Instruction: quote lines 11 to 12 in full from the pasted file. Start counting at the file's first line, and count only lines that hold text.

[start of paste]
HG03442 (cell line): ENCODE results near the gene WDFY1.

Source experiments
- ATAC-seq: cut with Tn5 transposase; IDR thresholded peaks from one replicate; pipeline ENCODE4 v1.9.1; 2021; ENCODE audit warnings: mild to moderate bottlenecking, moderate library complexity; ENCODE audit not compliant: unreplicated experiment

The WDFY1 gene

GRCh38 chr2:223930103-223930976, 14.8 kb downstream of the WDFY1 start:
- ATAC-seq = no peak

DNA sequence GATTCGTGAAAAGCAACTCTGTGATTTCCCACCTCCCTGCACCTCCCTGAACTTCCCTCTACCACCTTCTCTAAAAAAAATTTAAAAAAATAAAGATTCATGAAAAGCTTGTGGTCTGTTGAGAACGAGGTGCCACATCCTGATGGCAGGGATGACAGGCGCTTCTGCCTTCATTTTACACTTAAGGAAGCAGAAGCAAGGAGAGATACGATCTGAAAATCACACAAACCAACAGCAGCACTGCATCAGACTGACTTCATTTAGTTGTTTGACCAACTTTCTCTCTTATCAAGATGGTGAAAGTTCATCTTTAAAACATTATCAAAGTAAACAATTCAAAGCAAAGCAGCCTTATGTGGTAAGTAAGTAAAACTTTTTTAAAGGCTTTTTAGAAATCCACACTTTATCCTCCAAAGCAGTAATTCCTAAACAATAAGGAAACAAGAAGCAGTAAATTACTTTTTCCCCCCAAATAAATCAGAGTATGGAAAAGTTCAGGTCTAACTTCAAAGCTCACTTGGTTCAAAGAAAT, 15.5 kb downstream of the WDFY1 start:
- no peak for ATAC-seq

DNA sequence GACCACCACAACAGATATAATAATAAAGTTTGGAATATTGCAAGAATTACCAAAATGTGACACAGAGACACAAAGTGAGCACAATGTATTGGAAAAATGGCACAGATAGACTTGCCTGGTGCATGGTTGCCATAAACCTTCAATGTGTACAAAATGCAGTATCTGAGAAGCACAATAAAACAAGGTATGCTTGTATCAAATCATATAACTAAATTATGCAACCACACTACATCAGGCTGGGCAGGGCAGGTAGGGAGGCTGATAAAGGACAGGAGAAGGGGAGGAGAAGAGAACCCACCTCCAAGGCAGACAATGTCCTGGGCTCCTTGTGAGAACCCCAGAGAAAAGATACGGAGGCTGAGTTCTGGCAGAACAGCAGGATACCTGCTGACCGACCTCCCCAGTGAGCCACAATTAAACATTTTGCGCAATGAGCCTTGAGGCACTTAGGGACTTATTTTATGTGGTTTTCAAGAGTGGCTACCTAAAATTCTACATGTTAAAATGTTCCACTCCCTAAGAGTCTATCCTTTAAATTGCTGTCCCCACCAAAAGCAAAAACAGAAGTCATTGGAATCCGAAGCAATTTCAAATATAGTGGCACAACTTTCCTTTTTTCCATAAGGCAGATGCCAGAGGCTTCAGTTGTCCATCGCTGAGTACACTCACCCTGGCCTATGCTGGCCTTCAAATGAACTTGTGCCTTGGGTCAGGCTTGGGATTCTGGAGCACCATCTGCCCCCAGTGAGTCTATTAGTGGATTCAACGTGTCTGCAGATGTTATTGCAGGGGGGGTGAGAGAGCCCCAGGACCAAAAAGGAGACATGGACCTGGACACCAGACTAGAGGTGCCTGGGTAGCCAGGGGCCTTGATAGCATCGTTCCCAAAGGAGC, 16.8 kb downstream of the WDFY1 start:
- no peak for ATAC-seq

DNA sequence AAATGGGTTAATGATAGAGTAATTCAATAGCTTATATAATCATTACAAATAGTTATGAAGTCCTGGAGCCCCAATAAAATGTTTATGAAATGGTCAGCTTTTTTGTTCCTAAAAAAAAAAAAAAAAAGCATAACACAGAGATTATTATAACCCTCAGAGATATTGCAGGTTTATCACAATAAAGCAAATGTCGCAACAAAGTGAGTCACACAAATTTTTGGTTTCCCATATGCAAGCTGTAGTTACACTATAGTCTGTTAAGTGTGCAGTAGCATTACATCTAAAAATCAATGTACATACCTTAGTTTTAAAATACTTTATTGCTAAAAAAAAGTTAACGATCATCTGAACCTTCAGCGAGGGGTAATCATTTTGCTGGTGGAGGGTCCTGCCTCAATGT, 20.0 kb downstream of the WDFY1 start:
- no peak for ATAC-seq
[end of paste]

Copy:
DNA sequence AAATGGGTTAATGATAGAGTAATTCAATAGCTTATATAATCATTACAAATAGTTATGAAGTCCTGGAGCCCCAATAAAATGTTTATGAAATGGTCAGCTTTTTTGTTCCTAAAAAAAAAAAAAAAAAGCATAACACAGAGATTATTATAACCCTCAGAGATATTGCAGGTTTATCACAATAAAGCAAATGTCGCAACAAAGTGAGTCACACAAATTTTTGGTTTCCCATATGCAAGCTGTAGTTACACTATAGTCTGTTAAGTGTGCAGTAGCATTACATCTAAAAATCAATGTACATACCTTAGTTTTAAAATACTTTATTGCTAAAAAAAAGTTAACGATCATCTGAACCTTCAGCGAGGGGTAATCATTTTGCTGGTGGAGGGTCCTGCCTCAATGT, 20.0 kb downstream of the WDFY1 start:
- no peak for ATAC-seq